Vedolizumab Exposure Levels and Clinical Outcomes in Ulcerative Colitis

Determining the Potential for Dose Optimisation

Mark T. Osterman; Maria Rosario; Karen Lasch; Morris Barocas; Jayson D. Wilbur; Nathanael L. Dirks; Marc R. Gastonguay

Disclosures

Aliment Pharmacol Ther. 2019;49(4):408-418. 

In This Article

Methods

Patient Population

In the induction phase of GEMINI 1, patients received either double-blind or open-label vedolizumab 300 mg at weeks 0 and 2. Patients with a clinical response at week 6 were re-randomised 1:1:1 to receive vedolizumab 300 mg every 8 weeks, vedolizumab 300 mg every 4 weeks or placebo, and followed to week 52 (Figure S1).[13] Patients without a response at week 6 received vedolizumab 300 mg every 4 weeks throughout the maintenance phase. Patients treated with placebo during induction continued to receive placebo during maintenance. Ethical guidelines have been previously published for GEMINI 1 (ClinicalTrials.gov number, NCT00783718).[12]

Supporting Figure 1.

GEMINI 1 study design.
*Vedolizumab and placebo were administered on Days 1 and 15 of the induction phase. Patients who discontinued vedolizumab or placebo during the induction phase were assigned to the respective non-intent-to-treat groups for the maintenance phase. Randomisation was stratified by 1) concomitant use of corticosteroids, and 2) concomitant use of immunosuppressants or prior history of anti-TNFα therapy. §A reduction in Mayo Score of ≥3 points and a ≥30% decrease from baseline, with a decrease of ≥1 point on the rectal bleeding sub-score or an absolute rectal bleeding score ≤1. Randomisation was stratified by: 1) cohort, 2) concomitant use of corticosteroids, and 3) concomitant use of immunosuppressive agents or prior anti-TNFα therapy.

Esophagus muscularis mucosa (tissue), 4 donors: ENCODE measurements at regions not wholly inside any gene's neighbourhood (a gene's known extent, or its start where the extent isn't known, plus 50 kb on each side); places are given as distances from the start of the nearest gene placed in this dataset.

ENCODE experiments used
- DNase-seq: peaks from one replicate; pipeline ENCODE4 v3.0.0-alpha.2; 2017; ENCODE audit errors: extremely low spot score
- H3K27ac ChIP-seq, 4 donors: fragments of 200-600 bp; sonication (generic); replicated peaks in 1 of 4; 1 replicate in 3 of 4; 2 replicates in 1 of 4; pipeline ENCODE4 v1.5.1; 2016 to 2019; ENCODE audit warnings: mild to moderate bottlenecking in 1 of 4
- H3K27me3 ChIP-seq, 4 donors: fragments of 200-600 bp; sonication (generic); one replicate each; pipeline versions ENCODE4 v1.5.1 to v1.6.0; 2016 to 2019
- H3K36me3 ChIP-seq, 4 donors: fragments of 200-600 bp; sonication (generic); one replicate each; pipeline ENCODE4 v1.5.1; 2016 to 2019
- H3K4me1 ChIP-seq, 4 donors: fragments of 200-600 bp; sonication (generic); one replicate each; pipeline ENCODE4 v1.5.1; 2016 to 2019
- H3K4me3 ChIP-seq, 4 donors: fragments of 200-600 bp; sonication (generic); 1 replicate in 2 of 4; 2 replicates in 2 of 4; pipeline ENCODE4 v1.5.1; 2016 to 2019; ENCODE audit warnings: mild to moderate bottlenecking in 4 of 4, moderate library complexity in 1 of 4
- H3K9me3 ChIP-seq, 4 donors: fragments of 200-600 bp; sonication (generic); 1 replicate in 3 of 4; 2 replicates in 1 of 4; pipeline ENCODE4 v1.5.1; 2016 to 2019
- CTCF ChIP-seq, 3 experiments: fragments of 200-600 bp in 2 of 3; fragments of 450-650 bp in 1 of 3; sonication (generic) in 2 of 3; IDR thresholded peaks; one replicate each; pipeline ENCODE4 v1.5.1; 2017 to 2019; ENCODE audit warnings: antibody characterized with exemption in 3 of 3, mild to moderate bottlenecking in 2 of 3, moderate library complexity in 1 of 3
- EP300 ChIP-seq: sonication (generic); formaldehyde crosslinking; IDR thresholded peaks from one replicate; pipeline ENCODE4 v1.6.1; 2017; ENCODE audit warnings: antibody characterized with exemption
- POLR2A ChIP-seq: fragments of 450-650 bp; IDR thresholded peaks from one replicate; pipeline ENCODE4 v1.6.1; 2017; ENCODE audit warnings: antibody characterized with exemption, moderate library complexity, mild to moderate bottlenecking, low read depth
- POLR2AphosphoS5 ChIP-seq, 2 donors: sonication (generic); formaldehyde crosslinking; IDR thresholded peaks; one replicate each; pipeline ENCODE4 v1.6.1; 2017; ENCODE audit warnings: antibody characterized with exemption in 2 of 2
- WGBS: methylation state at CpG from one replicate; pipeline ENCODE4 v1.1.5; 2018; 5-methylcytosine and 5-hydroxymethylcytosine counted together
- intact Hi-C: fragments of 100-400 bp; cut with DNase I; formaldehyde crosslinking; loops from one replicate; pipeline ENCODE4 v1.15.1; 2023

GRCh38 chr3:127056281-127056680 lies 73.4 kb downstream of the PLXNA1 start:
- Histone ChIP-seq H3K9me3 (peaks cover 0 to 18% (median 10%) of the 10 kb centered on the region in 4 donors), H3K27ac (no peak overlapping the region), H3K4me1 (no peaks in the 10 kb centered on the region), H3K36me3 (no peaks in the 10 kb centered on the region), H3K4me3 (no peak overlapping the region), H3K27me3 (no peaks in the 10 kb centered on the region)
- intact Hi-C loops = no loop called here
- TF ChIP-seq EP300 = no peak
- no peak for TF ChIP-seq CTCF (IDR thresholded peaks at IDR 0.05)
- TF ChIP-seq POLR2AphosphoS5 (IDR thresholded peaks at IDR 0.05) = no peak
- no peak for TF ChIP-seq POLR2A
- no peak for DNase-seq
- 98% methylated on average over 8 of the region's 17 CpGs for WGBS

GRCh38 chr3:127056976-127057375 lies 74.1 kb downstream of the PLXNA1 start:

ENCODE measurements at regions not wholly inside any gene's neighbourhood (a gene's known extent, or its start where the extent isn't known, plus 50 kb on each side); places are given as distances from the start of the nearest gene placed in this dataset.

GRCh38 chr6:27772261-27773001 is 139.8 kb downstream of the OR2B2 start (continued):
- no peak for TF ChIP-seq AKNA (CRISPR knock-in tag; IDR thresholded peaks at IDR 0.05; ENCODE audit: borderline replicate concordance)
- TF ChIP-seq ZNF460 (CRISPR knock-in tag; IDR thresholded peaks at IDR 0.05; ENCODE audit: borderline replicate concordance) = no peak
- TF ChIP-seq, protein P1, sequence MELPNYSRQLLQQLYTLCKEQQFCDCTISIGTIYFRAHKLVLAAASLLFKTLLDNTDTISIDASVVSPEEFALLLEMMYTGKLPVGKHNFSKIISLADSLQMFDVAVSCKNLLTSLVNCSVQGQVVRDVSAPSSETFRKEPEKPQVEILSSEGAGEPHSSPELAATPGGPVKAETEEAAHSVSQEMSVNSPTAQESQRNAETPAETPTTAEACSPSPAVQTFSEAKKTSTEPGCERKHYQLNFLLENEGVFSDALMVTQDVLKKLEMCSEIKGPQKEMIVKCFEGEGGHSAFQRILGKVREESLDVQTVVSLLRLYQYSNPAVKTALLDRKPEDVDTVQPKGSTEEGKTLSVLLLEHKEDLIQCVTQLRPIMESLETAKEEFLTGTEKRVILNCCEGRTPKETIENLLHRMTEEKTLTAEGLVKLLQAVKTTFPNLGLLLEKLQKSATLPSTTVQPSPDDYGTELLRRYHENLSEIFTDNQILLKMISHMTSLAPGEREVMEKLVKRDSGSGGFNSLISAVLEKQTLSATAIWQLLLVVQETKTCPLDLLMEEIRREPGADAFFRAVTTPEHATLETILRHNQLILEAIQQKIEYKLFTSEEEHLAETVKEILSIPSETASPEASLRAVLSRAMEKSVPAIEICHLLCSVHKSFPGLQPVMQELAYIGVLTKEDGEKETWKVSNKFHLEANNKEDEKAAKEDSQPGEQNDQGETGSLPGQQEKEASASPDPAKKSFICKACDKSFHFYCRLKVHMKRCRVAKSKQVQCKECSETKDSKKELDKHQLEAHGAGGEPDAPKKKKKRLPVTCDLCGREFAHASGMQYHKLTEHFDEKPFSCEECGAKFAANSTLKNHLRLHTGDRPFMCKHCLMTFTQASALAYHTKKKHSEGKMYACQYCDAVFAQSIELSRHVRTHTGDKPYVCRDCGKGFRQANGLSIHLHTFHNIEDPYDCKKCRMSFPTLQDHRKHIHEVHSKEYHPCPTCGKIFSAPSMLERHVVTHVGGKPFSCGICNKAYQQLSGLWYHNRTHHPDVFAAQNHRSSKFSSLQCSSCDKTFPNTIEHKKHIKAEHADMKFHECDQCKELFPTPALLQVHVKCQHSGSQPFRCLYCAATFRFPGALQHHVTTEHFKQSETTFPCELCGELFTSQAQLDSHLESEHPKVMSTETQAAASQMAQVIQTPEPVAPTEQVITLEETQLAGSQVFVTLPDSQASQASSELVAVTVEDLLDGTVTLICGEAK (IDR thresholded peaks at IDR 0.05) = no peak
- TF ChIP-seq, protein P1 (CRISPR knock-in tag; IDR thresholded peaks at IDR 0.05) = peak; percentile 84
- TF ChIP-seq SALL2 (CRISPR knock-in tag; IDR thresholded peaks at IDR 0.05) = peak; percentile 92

PBO, placebo; Q4W, dosing every 4 weeks; Q8W, dosing every 8 weeks; TNFα, tumour necrosis factor alpha; VDZ, vedolizumab

Outcome Measures

In GEMINI 1, clinical assessments were performed using the complete Mayo Score at weeks 0, 6 and 52 and the 9-point partial Mayo Score (eg, complete Mayo Score without the endoscopy sub-score) at all other time points. To examine the vedolizumab exposure-response relationship in the present analysis, two outcomes were used: (a) clinical response, defined as a reduction in complete or partial Mayo Score of ≥3 points and ≥30% from baseline, as well as a decrease of ≥1 point on the rectal bleeding sub-score or an absolute rectal bleeding sub-score ≤1 and (b) clinical remission, defined as a complete or partial Mayo Score of ≤2 points with no individual sub-score >1. To examine the association between early vedolizumab concentrations at weeks 2, 4 and 6 and clinical outcomes at weeks 14 and 52, clinical remission was selected as the sole outcome measure, given that it is a more rigorous endpoint, and was defined for both time points as a partial Mayo Score of ≤2 points with no individual sub-score >1.

Vedolizumab Concentration Measurement

In GEMINI 1, vedolizumab concentrations in serum samples were measured using a direct capture, pharmacokinetic, enzyme-linked immunosorbent assay (ELISA; sandwich), with a lower limit of detection of 0.125 μg/mL. The time points at which these concentrations were drawn were just prior to vedolizumab infusions at weeks 2 and 6 and at the week 4 study visit.

Covariates and Estimation of Individual Vedolizumab Exposures